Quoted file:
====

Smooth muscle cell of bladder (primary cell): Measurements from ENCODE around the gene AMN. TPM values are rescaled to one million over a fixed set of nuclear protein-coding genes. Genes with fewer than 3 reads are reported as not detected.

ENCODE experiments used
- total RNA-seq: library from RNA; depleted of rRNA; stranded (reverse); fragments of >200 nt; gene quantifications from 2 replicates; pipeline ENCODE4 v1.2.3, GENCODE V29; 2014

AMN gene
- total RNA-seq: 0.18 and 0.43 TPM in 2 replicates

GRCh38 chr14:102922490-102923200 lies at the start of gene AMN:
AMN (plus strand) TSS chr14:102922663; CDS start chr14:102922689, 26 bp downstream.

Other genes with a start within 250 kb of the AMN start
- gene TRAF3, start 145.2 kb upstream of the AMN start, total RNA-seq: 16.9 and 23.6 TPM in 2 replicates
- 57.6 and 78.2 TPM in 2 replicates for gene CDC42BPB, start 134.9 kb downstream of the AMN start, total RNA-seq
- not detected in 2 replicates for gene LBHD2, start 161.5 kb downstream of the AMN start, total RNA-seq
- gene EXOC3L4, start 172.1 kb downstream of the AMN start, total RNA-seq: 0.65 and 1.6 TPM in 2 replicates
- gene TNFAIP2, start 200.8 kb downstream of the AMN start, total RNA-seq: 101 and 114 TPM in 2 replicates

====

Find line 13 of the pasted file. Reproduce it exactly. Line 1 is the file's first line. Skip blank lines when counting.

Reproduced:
- gene TNFAIP2, start 200.8 kb downstream of the AMN start, total RNA-seq: 101 and 114 TPM in 2 replicates